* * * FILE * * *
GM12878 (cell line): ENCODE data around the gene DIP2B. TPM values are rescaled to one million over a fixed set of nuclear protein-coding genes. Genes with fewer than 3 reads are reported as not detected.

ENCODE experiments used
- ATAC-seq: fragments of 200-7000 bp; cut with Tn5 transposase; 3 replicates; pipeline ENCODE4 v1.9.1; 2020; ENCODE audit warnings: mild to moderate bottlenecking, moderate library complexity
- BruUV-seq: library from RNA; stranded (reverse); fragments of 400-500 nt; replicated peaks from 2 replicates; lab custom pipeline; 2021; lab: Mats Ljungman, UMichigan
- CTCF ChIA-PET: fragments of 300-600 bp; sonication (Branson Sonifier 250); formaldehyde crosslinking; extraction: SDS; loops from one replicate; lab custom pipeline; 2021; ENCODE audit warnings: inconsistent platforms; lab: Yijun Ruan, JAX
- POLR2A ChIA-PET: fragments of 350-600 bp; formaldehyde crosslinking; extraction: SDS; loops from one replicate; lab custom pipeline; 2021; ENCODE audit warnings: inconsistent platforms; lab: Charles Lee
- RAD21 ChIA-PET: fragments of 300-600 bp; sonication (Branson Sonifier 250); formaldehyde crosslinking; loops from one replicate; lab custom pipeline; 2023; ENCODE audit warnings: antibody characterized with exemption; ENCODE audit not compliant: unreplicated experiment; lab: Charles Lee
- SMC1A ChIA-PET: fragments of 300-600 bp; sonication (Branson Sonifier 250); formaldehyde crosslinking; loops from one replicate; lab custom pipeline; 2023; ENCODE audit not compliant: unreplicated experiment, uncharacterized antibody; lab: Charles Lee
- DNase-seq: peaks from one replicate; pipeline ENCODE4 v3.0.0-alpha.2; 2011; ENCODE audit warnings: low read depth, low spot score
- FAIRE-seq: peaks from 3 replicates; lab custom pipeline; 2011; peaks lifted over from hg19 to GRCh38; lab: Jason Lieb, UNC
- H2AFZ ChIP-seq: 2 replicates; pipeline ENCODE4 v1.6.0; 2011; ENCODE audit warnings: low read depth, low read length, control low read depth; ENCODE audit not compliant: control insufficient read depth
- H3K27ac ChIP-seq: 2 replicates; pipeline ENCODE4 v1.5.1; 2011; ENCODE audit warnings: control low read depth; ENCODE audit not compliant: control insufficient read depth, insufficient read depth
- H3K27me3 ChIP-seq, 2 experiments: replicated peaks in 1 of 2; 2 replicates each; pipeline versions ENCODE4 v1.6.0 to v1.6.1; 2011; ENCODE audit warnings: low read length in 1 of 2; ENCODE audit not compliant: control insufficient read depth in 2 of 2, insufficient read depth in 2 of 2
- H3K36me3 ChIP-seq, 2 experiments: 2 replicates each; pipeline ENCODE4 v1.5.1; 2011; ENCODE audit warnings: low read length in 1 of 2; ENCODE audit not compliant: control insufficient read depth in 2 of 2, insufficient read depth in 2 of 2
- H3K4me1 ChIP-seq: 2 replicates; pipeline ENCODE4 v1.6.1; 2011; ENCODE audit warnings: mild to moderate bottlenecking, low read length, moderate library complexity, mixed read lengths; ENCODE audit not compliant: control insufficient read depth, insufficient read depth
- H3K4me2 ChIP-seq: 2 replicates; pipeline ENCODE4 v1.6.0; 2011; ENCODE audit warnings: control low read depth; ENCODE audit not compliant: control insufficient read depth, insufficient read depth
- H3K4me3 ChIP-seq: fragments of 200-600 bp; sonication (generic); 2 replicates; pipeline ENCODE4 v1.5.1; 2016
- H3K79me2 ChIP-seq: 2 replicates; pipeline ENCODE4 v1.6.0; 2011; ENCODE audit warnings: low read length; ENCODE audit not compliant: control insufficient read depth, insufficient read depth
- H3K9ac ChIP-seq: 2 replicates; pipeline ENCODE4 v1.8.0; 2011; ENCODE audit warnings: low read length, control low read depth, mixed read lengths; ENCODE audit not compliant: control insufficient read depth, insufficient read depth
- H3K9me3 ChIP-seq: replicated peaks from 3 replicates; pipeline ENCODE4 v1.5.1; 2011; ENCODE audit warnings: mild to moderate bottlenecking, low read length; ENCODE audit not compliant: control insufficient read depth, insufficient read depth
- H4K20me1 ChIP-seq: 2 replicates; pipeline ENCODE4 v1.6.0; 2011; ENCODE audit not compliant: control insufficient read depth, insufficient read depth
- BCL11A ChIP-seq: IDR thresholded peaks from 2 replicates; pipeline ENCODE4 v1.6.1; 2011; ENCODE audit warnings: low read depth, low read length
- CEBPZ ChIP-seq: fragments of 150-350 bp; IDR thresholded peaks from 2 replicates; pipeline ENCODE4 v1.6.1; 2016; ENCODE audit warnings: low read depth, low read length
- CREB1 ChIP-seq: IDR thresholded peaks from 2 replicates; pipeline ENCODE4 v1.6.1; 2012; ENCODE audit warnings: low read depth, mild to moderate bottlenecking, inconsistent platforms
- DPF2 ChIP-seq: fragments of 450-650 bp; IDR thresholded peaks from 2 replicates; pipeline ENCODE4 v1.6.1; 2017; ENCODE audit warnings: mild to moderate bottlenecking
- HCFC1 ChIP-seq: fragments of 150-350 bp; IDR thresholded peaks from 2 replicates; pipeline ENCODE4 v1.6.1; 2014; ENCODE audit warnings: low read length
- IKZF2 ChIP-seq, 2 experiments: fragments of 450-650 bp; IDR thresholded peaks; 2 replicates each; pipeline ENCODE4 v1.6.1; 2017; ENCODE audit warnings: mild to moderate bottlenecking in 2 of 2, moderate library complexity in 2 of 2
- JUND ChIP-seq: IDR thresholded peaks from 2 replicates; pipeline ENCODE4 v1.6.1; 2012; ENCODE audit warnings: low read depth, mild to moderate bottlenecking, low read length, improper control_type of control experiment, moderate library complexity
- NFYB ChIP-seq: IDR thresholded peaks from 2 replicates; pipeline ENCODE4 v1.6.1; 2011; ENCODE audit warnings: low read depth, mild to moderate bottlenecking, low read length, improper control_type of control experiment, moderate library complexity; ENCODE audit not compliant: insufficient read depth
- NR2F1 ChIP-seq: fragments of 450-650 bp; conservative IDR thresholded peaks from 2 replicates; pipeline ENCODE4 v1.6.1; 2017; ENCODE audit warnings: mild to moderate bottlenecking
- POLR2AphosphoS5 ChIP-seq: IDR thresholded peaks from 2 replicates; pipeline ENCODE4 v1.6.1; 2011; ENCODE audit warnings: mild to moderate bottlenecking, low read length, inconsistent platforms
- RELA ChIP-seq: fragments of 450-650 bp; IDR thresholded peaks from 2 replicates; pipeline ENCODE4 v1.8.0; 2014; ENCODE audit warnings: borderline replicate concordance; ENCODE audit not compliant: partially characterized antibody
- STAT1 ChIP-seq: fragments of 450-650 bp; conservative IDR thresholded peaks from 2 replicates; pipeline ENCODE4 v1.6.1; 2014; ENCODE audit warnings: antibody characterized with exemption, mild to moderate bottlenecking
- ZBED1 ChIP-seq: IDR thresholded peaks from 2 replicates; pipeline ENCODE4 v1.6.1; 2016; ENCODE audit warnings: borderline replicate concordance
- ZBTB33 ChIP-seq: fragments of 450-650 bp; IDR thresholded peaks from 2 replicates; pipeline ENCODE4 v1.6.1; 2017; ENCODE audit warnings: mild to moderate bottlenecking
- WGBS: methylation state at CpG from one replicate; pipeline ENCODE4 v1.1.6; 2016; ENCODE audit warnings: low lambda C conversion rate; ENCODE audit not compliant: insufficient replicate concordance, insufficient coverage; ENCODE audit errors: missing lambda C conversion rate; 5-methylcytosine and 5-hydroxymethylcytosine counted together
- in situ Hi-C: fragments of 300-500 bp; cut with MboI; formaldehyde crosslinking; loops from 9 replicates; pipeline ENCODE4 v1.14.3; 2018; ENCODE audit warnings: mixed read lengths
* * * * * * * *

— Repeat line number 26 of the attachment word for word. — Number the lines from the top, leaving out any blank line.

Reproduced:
- HCFC1 ChIP-seq: fragments of 150-350 bp; IDR thresholded peaks from 2 replicates; pipeline ENCODE4 v1.6.1; 2014; ENCODE audit warnings: low read length